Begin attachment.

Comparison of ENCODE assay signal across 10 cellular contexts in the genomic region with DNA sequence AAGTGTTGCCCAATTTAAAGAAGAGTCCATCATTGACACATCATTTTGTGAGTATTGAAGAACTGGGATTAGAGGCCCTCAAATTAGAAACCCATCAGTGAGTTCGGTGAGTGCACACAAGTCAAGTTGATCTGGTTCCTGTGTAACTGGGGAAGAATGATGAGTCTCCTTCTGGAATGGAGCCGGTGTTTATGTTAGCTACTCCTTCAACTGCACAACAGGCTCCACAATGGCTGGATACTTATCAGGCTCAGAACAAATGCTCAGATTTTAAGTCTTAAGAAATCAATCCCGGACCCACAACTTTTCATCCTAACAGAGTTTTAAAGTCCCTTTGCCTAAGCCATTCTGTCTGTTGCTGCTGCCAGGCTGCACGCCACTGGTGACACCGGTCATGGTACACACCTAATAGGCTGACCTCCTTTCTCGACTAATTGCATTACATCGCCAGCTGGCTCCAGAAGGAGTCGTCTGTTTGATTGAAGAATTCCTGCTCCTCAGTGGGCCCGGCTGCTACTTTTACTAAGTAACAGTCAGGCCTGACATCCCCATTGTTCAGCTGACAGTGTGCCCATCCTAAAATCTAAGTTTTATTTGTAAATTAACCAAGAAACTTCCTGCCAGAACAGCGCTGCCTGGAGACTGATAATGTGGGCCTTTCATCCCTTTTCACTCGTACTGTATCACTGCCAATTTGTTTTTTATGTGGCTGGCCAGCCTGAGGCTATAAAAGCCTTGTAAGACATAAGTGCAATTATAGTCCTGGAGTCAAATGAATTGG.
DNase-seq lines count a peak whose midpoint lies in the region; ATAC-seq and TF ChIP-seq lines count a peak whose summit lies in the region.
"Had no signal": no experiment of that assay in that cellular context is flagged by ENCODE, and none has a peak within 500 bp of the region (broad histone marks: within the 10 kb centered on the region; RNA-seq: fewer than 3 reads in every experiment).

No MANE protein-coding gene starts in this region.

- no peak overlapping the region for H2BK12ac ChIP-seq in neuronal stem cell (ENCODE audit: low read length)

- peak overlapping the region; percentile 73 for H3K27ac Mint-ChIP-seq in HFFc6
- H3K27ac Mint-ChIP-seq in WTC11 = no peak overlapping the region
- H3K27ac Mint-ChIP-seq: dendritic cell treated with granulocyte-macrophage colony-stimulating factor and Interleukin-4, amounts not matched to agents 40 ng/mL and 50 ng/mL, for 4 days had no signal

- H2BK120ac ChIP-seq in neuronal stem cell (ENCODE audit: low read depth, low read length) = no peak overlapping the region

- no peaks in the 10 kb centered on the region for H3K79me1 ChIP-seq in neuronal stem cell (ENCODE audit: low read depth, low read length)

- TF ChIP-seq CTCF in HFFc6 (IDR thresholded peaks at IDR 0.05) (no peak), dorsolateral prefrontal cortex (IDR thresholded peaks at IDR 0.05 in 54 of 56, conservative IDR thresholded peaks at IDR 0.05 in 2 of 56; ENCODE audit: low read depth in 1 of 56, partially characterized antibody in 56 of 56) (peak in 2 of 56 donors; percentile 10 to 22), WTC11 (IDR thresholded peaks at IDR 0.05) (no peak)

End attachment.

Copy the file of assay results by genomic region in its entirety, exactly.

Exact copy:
Comparison of ENCODE assay signal across 10 cellular contexts in the genomic region with DNA sequence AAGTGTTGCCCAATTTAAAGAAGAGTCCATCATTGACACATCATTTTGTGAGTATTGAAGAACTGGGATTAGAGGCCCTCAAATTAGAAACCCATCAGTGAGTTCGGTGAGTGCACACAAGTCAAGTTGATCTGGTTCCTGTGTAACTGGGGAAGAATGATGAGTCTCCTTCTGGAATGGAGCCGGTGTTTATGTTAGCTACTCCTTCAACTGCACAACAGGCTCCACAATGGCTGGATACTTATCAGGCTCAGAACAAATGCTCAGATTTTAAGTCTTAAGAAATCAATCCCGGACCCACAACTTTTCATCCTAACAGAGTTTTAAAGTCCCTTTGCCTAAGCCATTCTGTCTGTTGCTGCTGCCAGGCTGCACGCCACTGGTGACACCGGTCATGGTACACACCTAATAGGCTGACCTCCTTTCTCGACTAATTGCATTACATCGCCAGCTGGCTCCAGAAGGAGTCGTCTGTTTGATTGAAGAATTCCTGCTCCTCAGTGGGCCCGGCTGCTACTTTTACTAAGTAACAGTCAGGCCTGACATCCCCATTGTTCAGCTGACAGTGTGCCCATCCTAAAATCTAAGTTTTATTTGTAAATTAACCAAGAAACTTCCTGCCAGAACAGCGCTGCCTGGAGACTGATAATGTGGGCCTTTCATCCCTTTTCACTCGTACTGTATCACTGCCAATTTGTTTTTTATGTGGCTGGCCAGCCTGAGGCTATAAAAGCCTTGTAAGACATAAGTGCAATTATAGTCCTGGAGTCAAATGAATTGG.
DNase-seq lines count a peak whose midpoint lies in the region; ATAC-seq and TF ChIP-seq lines count a peak whose summit lies in the region.
"Had no signal": no experiment of that assay in that cellular context is flagged by ENCODE, and none has a peak within 500 bp of the region (broad histone marks: within the 10 kb centered on the region; RNA-seq: fewer than 3 reads in every experiment).

No MANE protein-coding gene starts in this region.

- no peak overlapping the region for H2BK12ac ChIP-seq in neuronal stem cell (ENCODE audit: low read length)

- peak overlapping the region; percentile 73 for H3K27ac Mint-ChIP-seq in HFFc6
- H3K27ac Mint-ChIP-seq in WTC11 = no peak overlapping the region
- H3K27ac Mint-ChIP-seq: dendritic cell treated with granulocyte-macrophage colony-stimulating factor and Interleukin-4, amounts not matched to agents 40 ng/mL and 50 ng/mL, for 4 days had no signal

- H2BK120ac ChIP-seq in neuronal stem cell (ENCODE audit: low read depth, low read length) = no peak overlapping the region

- no peaks in the 10 kb centered on the region for H3K79me1 ChIP-seq in neuronal stem cell (ENCODE audit: low read depth, low read length)

- TF ChIP-seq CTCF in HFFc6 (IDR thresholded peaks at IDR 0.05) (no peak), dorsolateral prefrontal cortex (IDR thresholded peaks at IDR 0.05 in 54 of 56, conservative IDR thresholded peaks at IDR 0.05 in 2 of 56; ENCODE audit: low read depth in 1 of 56, partially characterized antibody in 56 of 56) (peak in 2 of 56 donors; percentile 10 to 22), WTC11 (IDR thresholded peaks at IDR 0.05) (no peak)